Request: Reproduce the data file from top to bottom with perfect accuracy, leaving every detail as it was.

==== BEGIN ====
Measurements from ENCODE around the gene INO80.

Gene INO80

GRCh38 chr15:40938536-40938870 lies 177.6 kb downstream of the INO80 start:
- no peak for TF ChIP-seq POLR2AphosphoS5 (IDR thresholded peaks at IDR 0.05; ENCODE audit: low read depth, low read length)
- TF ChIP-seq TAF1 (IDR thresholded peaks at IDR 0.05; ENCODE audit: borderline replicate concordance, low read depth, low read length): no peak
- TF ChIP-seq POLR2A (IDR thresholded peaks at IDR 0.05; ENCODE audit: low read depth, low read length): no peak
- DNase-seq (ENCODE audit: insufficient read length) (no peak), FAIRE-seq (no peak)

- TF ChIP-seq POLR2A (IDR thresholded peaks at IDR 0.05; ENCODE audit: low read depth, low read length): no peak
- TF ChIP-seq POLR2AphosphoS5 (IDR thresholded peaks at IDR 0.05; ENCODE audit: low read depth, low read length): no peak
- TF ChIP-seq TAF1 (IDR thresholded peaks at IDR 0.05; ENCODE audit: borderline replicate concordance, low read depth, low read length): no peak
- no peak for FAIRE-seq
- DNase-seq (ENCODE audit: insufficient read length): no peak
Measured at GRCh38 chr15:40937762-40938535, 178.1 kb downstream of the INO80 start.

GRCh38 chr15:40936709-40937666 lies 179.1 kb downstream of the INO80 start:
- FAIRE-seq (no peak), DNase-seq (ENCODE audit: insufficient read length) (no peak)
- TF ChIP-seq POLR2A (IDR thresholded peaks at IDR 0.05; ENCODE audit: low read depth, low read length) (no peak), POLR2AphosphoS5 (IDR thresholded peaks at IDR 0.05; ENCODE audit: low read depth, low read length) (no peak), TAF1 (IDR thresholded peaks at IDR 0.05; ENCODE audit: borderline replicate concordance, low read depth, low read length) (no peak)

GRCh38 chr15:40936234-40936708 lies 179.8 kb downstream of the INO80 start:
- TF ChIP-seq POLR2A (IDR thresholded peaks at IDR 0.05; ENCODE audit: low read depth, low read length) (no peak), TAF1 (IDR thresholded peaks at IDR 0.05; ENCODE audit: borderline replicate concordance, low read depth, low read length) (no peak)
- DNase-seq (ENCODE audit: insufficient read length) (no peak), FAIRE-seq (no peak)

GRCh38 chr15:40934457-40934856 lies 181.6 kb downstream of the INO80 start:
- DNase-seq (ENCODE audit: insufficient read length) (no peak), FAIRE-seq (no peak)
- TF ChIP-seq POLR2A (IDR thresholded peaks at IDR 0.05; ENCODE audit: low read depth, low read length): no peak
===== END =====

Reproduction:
Measurements from ENCODE around the gene INO80.

Gene INO80

GRCh38 chr15:40938536-40938870 lies 177.6 kb downstream of the INO80 start:
- no peak for TF ChIP-seq POLR2AphosphoS5 (IDR thresholded peaks at IDR 0.05; ENCODE audit: low read depth, low read length)
- TF ChIP-seq TAF1 (IDR thresholded peaks at IDR 0.05; ENCODE audit: borderline replicate concordance, low read depth, low read length): no peak
- TF ChIP-seq POLR2A (IDR thresholded peaks at IDR 0.05; ENCODE audit: low read depth, low read length): no peak
- DNase-seq (ENCODE audit: insufficient read length) (no peak), FAIRE-seq (no peak)

- TF ChIP-seq POLR2A (IDR thresholded peaks at IDR 0.05; ENCODE audit: low read depth, low read length): no peak
- TF ChIP-seq POLR2AphosphoS5 (IDR thresholded peaks at IDR 0.05; ENCODE audit: low read depth, low read length): no peak
- TF ChIP-seq TAF1 (IDR thresholded peaks at IDR 0.05; ENCODE audit: borderline replicate concordance, low read depth, low read length): no peak
- no peak for FAIRE-seq
- DNase-seq (ENCODE audit: insufficient read length): no peak
Measured at GRCh38 chr15:40937762-40938535, 178.1 kb downstream of the INO80 start.

GRCh38 chr15:40936709-40937666 lies 179.1 kb downstream of the INO80 start:
- FAIRE-seq (no peak), DNase-seq (ENCODE audit: insufficient read length) (no peak)
- TF ChIP-seq POLR2A (IDR thresholded peaks at IDR 0.05; ENCODE audit: low read depth, low read length) (no peak), POLR2AphosphoS5 (IDR thresholded peaks at IDR 0.05; ENCODE audit: low read depth, low read length) (no peak), TAF1 (IDR thresholded peaks at IDR 0.05; ENCODE audit: borderline replicate concordance, low read depth, low read length) (no peak)

GRCh38 chr15:40936234-40936708 lies 179.8 kb downstream of the INO80 start:
- TF ChIP-seq POLR2A (IDR thresholded peaks at IDR 0.05; ENCODE audit: low read depth, low read length) (no peak), TAF1 (IDR thresholded peaks at IDR 0.05; ENCODE audit: borderline replicate concordance, low read depth, low read length) (no peak)
- DNase-seq (ENCODE audit: insufficient read length) (no peak), FAIRE-seq (no peak)

GRCh38 chr15:40934457-40934856 lies 181.6 kb downstream of the INO80 start:
- DNase-seq (ENCODE audit: insufficient read length) (no peak), FAIRE-seq (no peak)
- TF ChIP-seq POLR2A (IDR thresholded peaks at IDR 0.05; ENCODE audit: low read depth, low read length): no peak